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"Song of Spider-Man" is playwright Glen Berger's story of a theatrical dream--or nightmare--come true. Renowned director Julie Taymor picked Berger to cowrite the book for a $25 million Spider-Man musical. Together--along with U2's Bono and Edge-- they would shape a work that was technically daring and emotionally profound, with a story fueled by the hero's quest for love--and the villains' quest for revenge. Or at least, that's what they'd hoped for.
But when charismatic producer Tony Adams died suddenly, the show began to lose its footing. Soon the budget was ballooning, financing was evaporating, and producers were jumping ship or getting demoted. And then came the injuries. And "then" came word-of- mouth about the show itself. What followed was a pageant of foul-ups, falling-outs, ever-more-harrowing mishaps, and a whole lot of malfunctioning spider legs. This "circus-rock-and-roll-drama," with its $65 million price tag, had become more of a spectacle than its creators ever wished for. During the show's unprecedented seven months of previews, the company's struggles to reach opening night inspired breathless tabloid coverage and garnered international notoriety.
Through it all, Berger observed the chaos with his signature mix of big ambition and self-deprecating humor. Song of Spider-Man records the journey of this cast and crew as a hilarious memoir about friendship, collaboration, the foibles of hubris, and the power of art to remind us that we're alive.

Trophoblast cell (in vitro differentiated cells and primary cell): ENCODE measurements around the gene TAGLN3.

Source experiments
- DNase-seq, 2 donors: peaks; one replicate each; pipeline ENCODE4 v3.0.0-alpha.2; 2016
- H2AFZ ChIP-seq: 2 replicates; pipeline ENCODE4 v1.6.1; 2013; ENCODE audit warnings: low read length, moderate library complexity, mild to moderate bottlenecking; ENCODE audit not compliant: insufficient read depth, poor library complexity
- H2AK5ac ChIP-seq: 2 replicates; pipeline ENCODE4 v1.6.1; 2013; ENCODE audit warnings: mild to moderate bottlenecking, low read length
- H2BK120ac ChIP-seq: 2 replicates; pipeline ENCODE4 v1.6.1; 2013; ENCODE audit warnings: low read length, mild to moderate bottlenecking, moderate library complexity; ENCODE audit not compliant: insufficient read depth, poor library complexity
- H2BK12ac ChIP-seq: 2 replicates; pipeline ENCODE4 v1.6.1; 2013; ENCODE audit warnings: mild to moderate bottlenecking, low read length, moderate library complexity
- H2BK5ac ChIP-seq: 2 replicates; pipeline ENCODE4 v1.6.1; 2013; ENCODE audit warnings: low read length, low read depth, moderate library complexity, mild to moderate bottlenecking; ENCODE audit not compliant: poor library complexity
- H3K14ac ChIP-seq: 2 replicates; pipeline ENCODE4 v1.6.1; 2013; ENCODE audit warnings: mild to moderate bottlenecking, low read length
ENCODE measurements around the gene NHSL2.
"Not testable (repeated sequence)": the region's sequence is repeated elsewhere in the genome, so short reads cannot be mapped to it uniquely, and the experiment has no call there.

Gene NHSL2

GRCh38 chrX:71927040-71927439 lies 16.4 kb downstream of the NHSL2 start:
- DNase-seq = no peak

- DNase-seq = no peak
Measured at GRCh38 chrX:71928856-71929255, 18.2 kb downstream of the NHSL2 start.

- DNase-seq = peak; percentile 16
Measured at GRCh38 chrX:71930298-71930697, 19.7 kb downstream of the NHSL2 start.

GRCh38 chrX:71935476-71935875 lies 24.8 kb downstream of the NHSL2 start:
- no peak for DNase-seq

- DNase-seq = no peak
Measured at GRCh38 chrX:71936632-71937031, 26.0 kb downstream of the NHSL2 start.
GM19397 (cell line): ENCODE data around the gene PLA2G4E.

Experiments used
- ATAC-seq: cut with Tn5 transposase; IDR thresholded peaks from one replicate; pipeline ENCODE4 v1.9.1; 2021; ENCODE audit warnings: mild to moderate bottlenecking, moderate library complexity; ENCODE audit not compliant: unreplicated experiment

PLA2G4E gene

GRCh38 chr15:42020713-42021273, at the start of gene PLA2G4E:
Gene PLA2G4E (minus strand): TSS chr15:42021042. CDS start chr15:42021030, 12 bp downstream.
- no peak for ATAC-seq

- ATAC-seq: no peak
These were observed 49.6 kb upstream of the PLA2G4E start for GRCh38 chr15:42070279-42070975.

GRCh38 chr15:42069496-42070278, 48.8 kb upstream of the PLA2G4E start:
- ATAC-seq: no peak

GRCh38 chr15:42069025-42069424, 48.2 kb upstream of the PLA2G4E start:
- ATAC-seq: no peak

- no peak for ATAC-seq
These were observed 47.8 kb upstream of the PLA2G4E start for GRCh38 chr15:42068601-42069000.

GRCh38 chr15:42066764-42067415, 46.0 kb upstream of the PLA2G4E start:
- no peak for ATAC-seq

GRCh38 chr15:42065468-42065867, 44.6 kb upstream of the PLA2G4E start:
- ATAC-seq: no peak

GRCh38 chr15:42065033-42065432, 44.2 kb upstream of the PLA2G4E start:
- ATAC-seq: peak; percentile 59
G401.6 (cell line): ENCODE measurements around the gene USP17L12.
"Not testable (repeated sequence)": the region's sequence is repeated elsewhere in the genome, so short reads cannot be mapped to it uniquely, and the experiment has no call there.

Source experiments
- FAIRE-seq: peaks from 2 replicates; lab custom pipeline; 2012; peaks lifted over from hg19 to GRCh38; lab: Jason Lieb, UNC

Publishers Weekly® Reviews
- Reviewed in: Publishers Weekly, page .
- Review Date: 2014-01-06
- Reviewer: Staff
When the renowned director Julie Taymor picked Berger to co-write the musical Spider-Man: Turn Off the Dark, he joined a dream team of Taymor and U2's Bono and Edge. Berger's book offers a behind-the scenes- look into that collaboration—the making of a musical that went on to become both hugely successful and the ultimate source for backstage gossip and tales of theatrical hubris. The theatre world was riveted by the show's unending problems, especially when two performers injured themselves during flying stunts in previews. All of this was chronicled by the New York Post's Michael Riedel who Berger makes no effort to conceal his strong dislike of. However, Riedel is just about the only person Berger openly disdainful toward—much of the book functions as a long apology to Taymor, who was finally fired as director of the show when she refused to implement widely agreed-upon changes. The book loses steam three-quarters of the way through, once Taymor departs the show. As the subtitle promises, Berger provides his insider's perspective, but readers may well agree with his self-assessment as an insecure people-pleaser. Despite this, the book is still highly readable, particularly when Bono and the Edge grace its pages. Agent: Joseph Veltre, the Gersh Agency. (Nov.)